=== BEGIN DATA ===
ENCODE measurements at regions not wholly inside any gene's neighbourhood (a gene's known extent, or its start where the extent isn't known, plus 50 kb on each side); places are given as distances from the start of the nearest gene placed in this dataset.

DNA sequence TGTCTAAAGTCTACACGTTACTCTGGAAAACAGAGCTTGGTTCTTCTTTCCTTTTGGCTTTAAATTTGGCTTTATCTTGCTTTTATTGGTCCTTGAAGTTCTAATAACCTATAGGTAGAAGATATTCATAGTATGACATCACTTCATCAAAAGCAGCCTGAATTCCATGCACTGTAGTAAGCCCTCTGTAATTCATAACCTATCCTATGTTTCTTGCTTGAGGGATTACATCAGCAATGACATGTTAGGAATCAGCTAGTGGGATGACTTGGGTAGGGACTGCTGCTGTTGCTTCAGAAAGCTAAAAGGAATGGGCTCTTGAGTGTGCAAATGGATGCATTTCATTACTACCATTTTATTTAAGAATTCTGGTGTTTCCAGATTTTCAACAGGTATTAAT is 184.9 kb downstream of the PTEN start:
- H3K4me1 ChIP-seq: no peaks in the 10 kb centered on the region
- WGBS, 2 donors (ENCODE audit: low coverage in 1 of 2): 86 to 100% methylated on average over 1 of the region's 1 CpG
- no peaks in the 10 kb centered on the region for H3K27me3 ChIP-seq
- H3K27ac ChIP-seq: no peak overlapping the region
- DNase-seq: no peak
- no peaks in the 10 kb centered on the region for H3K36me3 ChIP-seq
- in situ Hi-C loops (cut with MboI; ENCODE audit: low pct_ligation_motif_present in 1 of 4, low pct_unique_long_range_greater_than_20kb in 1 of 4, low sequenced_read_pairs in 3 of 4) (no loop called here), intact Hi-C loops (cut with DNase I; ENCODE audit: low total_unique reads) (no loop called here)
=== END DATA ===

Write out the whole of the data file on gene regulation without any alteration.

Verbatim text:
ENCODE measurements at regions not wholly inside any gene's neighbourhood (a gene's known extent, or its start where the extent isn't known, plus 50 kb on each side); places are given as distances from the start of the nearest gene placed in this dataset.

DNA sequence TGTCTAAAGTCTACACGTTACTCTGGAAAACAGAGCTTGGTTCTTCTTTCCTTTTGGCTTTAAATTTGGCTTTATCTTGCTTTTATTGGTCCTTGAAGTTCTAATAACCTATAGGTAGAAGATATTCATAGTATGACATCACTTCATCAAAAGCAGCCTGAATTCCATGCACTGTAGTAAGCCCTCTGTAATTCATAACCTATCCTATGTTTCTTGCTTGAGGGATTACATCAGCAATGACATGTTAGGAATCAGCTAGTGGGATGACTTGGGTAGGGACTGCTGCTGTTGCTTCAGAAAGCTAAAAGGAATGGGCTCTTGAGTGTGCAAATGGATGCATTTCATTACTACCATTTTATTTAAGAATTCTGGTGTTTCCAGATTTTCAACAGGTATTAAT is 184.9 kb downstream of the PTEN start:
- H3K4me1 ChIP-seq: no peaks in the 10 kb centered on the region
- WGBS, 2 donors (ENCODE audit: low coverage in 1 of 2): 86 to 100% methylated on average over 1 of the region's 1 CpG
- no peaks in the 10 kb centered on the region for H3K27me3 ChIP-seq
- H3K27ac ChIP-seq: no peak overlapping the region
- DNase-seq: no peak
- no peaks in the 10 kb centered on the region for H3K36me3 ChIP-seq
- in situ Hi-C loops (cut with MboI; ENCODE audit: low pct_ligation_motif_present in 1 of 4, low pct_unique_long_range_greater_than_20kb in 1 of 4, low sequenced_read_pairs in 3 of 4) (no loop called here), intact Hi-C loops (cut with DNase I; ENCODE audit: low total_unique reads) (no loop called here)